Laidlaw set for Japan

Laidlaw set for Japan

The burning desire to continue to challenge himself and improve as a player and a person will see former Scotland scrum-half and captain, Greig Laidlaw, set out for Japan at the end of September, to begin the next chapter in his rugby career.

Laidlaw’s renowned game-management and leadership have extricated Scotland from a hole on numerous occasions over the years.

“One thinks of Newcastle (the New South Wales and Tyneside versions) with heroics to see off Australia and Samoa; last-gasp, nerveless kicking accuracy to win against Italy (whether in Pretoria or in Rome) and the sheer undiluted fervour as he put Ireland to the sword at BT Murrayfield.

Little wonder, those qualities attracted the NTT Shining Arcs, one of the 16 teams in Japan’s Top League, to unveil the 76-times-capped Laidlaw as a new recruit earlier this summer.

Shining Arcs, won promotion to the Top League in 2010-11 but their ambition is to become a top four side and that sits nicely with Laidlaw’s innate competitiveness.

Speaking to scottishrugby.org, he said “I’ve always tried to push myself, outside my comfort zones. It’s about making myself a better player and a better person and experiencing new cultures both on and off the rugby field.”

Some might look at what Laidlaw has achieved since he graduated via Jed Thistle and that prolific scrum-half nursery, Jed-Forest (which reared his uncle Roy Laidlaw and Gary Armstrong).

He progressed to the game’s highest heights – a pro-contract with Edinburgh Rugby, a key figure for Scotland 7s, stints at Gloucester and Clermont, a British & Irish Lion in 2017 and a proven match-winner for Scotland, for whom he harvested 714 points and captained the side on a record 39 occasions.

So why at the age of 34 head to the Far East?

Laidlaw clearly loves his job and he’s not yet ready to don the carpet slippers and snuggle down into a rocking chair.

“There are different markets emerging and things are changing,” he said. “My eyes were open to ideas and new challenges and playing in Japan is a great opportunity to experience something different at this stage of my rugby career and with the age of my kids.”

His boys, six-year-old Ruary and Rocco, who will turn four by the time the competition is underway in Japan, and wife Rachel, plan to head out to Japan in December.

By which point, Laidlaw will have settled into life in a furnished apartment in Ichikawa, 20 kilometres from the centre of Tokyo and home to the Shining Arcs.

He has already seen the club’s facilities close at hand as, by chance, Scotland trained there during last year’s Rugby World Cup.

He is impressed by the professionalism of the club and plans to use the knowledge he gleaned in France to assist with his acclimatisation to an altogether different culture in Japan.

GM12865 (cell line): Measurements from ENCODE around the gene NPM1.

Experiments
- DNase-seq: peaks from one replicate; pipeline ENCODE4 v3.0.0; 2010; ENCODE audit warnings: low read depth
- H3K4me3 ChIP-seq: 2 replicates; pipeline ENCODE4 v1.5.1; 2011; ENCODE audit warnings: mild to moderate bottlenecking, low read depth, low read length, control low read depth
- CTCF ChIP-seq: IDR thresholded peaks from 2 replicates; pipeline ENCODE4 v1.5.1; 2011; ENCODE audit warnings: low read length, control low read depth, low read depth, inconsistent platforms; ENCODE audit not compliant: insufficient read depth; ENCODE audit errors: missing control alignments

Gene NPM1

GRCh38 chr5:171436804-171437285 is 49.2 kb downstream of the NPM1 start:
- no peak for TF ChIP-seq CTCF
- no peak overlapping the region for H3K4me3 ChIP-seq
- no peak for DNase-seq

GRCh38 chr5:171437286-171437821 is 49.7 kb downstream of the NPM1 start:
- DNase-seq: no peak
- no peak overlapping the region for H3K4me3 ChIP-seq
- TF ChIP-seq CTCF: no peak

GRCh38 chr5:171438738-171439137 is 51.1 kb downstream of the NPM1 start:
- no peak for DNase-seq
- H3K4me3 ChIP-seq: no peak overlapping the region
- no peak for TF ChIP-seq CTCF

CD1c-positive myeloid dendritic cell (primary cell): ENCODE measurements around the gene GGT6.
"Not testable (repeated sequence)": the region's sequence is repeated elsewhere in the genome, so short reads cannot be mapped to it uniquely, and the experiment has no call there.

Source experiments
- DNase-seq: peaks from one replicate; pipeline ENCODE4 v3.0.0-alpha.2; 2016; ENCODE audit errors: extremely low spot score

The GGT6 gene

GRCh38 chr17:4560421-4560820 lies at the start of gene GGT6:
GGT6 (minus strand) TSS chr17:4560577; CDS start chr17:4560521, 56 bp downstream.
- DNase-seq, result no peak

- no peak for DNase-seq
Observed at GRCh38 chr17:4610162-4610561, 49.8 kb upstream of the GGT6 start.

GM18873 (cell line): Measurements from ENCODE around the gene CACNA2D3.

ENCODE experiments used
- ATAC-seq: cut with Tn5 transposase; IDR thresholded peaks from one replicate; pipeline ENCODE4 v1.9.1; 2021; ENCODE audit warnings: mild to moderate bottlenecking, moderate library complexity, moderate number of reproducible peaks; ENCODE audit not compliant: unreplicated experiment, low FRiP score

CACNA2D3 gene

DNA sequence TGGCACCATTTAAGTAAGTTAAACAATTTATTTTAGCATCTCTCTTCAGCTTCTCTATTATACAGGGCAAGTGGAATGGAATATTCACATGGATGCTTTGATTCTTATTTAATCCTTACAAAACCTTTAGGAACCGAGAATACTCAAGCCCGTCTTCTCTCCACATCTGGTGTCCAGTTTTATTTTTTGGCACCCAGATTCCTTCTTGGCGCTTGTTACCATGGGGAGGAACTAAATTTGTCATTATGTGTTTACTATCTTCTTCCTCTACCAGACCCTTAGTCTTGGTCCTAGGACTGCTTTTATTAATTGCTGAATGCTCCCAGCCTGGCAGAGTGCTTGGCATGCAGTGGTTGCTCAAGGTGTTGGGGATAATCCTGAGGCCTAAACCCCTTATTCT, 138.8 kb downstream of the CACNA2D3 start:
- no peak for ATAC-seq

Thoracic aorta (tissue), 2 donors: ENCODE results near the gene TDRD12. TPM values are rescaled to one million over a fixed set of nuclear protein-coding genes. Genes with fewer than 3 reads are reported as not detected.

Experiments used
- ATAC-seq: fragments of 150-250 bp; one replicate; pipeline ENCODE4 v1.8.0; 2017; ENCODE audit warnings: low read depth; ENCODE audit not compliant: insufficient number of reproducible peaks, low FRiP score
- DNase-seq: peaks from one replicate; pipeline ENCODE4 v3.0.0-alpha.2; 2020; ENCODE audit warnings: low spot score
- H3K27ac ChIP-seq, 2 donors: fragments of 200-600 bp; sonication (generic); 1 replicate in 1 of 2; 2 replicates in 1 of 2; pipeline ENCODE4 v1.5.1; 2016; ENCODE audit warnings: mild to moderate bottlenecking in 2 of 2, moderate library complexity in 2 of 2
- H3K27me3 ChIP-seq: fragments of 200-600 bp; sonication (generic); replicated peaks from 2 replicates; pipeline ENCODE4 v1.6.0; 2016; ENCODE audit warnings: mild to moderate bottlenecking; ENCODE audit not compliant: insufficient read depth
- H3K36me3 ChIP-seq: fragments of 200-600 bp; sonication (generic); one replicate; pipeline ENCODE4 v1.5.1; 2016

“You have to learn the language and as long as you try to do that and embrace the culture, I found in Clermont that people will accept you.

“Asking questions, and not being scared to feel stupid, was one of the biggest things for me, whether during formal lessons that the club put on, or just when speaking to other players and coaches.

“So, learning some Japanese will be important.

“I’ve always been competitive, and I want to be successful in Japan. Speaking to the General Manager at the club he tells me Shining Arcs have finished fifth in the last few times in the league and they really want to push on into the top four.”

Laidlaw is grateful to his agent, Rowen Shepherd, the former Scotland full-back, for all his support and guidance and firmly believes his education will continue in Japan, both on and off the pitch.

“Coaching is one of the routes I’m looking to go into when I stop playing. NTT, who own Shining Arcs, are a massive company with a big global presence. NTT are hugely passionate about their rugby and really proud about their company and what they have achieved.

“I think they see rugby players as big ambassadors for their business.”

In readiness then for his departure to Japan, Laidlaw is working hard on his fitness. He’s training on his own just now but when the return to play guidelines permit and when it’s safe to do so he might “get a little bit involved at Jedforest,” including coaching some scrum-halves and stand-offs. The Super 6 Southern Knights might also be visited en route.

Laidlaw seems well-equipped for life in Japan. Ichikawa even boasts “plenty of green space”, in contrast to what can seem the concrete jungle claustrophobia of central Tokyo.

His sense of humour is intact, too, promising that among his first purchases for his sons on arrival in Japan will be a season pass for Tokyo Disneyland, which just so happens to be near Ichikawa!

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